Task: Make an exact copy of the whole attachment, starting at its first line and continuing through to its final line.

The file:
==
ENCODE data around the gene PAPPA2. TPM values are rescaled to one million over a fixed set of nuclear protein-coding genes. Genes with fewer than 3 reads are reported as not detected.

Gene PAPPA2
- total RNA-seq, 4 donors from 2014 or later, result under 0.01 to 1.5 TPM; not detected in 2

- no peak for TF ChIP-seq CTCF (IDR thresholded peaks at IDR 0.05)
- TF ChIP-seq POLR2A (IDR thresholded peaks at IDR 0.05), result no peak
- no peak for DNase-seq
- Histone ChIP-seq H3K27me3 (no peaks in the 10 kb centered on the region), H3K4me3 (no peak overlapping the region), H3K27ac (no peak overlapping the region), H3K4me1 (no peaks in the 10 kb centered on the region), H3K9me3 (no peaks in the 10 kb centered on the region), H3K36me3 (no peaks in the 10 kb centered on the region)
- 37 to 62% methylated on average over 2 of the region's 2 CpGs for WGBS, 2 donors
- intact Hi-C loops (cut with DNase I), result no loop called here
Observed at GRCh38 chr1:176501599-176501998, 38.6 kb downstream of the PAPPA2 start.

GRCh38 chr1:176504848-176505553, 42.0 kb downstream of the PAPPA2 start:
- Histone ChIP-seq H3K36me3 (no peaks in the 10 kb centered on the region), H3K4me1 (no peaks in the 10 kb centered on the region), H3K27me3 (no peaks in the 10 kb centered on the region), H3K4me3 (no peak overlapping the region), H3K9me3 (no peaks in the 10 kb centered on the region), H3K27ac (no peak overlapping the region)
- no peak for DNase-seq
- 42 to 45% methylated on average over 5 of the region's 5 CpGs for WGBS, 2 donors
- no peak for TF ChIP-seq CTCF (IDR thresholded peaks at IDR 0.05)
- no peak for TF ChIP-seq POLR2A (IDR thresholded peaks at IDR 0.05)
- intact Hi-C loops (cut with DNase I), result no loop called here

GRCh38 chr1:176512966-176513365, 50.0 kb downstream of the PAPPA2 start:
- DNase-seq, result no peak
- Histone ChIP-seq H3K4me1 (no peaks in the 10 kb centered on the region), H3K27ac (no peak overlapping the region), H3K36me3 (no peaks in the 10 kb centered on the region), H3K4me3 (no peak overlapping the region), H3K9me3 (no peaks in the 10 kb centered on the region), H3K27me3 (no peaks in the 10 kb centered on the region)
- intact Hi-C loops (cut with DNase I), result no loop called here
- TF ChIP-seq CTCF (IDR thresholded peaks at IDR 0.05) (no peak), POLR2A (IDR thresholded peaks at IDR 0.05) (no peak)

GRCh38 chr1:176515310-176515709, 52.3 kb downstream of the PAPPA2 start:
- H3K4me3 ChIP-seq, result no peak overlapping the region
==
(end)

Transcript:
ENCODE data around the gene PAPPA2. TPM values are rescaled to one million over a fixed set of nuclear protein-coding genes. Genes with fewer than 3 reads are reported as not detected.

Gene PAPPA2
- total RNA-seq, 4 donors from 2014 or later, result under 0.01 to 1.5 TPM; not detected in 2

- no peak for TF ChIP-seq CTCF (IDR thresholded peaks at IDR 0.05)
- TF ChIP-seq POLR2A (IDR thresholded peaks at IDR 0.05), result no peak
- no peak for DNase-seq
- Histone ChIP-seq H3K27me3 (no peaks in the 10 kb centered on the region), H3K4me3 (no peak overlapping the region), H3K27ac (no peak overlapping the region), H3K4me1 (no peaks in the 10 kb centered on the region), H3K9me3 (no peaks in the 10 kb centered on the region), H3K36me3 (no peaks in the 10 kb centered on the region)
- 37 to 62% methylated on average over 2 of the region's 2 CpGs for WGBS, 2 donors
- intact Hi-C loops (cut with DNase I), result no loop called here
Observed at GRCh38 chr1:176501599-176501998, 38.6 kb downstream of the PAPPA2 start.

GRCh38 chr1:176504848-176505553, 42.0 kb downstream of the PAPPA2 start:
- Histone ChIP-seq H3K36me3 (no peaks in the 10 kb centered on the region), H3K4me1 (no peaks in the 10 kb centered on the region), H3K27me3 (no peaks in the 10 kb centered on the region), H3K4me3 (no peak overlapping the region), H3K9me3 (no peaks in the 10 kb centered on the region), H3K27ac (no peak overlapping the region)
- no peak for DNase-seq
- 42 to 45% methylated on average over 5 of the region's 5 CpGs for WGBS, 2 donors
- no peak for TF ChIP-seq CTCF (IDR thresholded peaks at IDR 0.05)
- no peak for TF ChIP-seq POLR2A (IDR thresholded peaks at IDR 0.05)
- intact Hi-C loops (cut with DNase I), result no loop called here

GRCh38 chr1:176512966-176513365, 50.0 kb downstream of the PAPPA2 start:
- DNase-seq, result no peak
- Histone ChIP-seq H3K4me1 (no peaks in the 10 kb centered on the region), H3K27ac (no peak overlapping the region), H3K36me3 (no peaks in the 10 kb centered on the region), H3K4me3 (no peak overlapping the region), H3K9me3 (no peaks in the 10 kb centered on the region), H3K27me3 (no peaks in the 10 kb centered on the region)
- intact Hi-C loops (cut with DNase I), result no loop called here
- TF ChIP-seq CTCF (IDR thresholded peaks at IDR 0.05) (no peak), POLR2A (IDR thresholded peaks at IDR 0.05) (no peak)

GRCh38 chr1:176515310-176515709, 52.3 kb downstream of the PAPPA2 start:
- H3K4me3 ChIP-seq, result no peak overlapping the region